It will be observed that the surfaces of members 11 and 12 are each perforated with a series of apertures 26 spaced longitudinally along the length of the member. Whether the apertures are provided before or after the member is bent to shape is immaterial and whichever procedure is most practical can be followed. Each transverse row of apertures in the bottom member 12 will be in line with a similar row of apertures in the upper member, and when the card holders 27 are placed in the apertures as hereinafter described, a printed circuit card can be mounted in position as determined by the aperture positions. Of course, members 11 and 12 can be of any desired length so as to accomodate any number of cards.
There will be four apertures 26 in any transverse row thereof, a front pair 30 and a rear pair 31. The spacing between the innermost aperture of each pair of apertures is not critical, and in fact will vary for different card cages that are fabricated to hold different size printed circuit cards. However, the spacing between each aperture of a pair of apertures is critical in the sense to be hereinafter made clear. For the time being it will suffice to say that the apertures in each pair of apertures are spaced apart a fixed distance.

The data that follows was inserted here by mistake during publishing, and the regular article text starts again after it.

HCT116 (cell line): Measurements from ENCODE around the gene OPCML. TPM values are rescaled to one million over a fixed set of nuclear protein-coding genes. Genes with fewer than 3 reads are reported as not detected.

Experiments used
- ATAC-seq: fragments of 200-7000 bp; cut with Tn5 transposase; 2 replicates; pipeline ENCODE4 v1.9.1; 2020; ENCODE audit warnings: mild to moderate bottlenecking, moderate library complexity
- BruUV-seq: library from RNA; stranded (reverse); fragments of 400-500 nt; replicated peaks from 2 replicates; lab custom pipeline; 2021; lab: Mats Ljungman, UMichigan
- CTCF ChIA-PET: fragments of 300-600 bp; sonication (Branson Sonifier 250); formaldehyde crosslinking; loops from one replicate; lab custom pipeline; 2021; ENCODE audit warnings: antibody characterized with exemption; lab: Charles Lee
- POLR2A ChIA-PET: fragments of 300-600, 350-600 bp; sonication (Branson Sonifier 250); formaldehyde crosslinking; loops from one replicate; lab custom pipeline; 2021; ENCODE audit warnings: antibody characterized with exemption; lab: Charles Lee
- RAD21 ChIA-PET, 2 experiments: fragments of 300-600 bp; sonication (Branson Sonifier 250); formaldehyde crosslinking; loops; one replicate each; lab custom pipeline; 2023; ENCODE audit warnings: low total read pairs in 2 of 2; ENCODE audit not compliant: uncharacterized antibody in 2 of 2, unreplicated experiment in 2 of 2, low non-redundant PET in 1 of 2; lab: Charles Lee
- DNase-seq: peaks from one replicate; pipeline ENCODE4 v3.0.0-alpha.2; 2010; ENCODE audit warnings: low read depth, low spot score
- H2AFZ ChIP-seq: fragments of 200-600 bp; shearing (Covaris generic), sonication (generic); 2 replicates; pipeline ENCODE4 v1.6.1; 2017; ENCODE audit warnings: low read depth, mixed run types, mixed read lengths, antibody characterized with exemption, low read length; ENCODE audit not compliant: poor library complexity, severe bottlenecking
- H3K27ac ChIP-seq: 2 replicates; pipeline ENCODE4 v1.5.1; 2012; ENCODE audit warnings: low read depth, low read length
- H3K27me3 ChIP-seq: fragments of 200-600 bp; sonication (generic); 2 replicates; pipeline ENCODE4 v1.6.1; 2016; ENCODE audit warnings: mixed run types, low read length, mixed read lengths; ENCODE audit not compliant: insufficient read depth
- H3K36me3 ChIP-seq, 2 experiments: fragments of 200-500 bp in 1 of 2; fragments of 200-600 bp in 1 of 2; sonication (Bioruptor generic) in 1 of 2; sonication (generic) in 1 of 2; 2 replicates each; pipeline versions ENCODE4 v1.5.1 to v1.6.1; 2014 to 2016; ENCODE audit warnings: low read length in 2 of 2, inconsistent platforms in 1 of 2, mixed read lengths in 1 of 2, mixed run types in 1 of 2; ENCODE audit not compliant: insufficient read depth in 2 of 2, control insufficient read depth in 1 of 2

For each pair of transversely spaced apertures in upper member 11 and lower member 12 a card holder 27 is provided. The card holder is molded from a plastic material and is formed with two separated guide elements 32 joined by a flexible strip 33. The guide elements 32, due to their physical shape, are essentially firm and retain their shape even though the material from which they are molded is such that connecting strip 33 is flexible and resilient. Guide elements 32 are formed with an open channel 34 into which the edge of a printed circuit card can fit snugly. V-grooves 35 at the forward end of channel 34 facilitate the insertion of a circuit card into the card cage. By providing a V-groove at each end of channel 34 it does not matter if holder 27 is reversed when snapped into a pair of apertures 26.
Under each guide element 32 of a card holder 27 there is a projecting member 36 having the general shape of two truncated cones formed base to base. The base of the cone, or in other words the greatest diameter of the projecting member will be slightly greater than the diameter of an aperture 26. The diameter of the projecting member where it is joined to guide element 32 will be less than but about the diameter of aperture 26. The spacing between the two projecting members of a card holder 27 will be slightly greater than the spacing between the two apertures of an aperture pair. (See FIG. 4) It is in this sense that the spacing between apertures is critical as the term was used before. Because of the resiliency of the materials used to form a card holder 27 the projecting members 36 can be pushed through apertures and held firmly in place. Also because of the flexibility of strip 33 and the differences in the spacings between the projecting members 36 and between the apertures 26 strip 33 will bow upwardly. If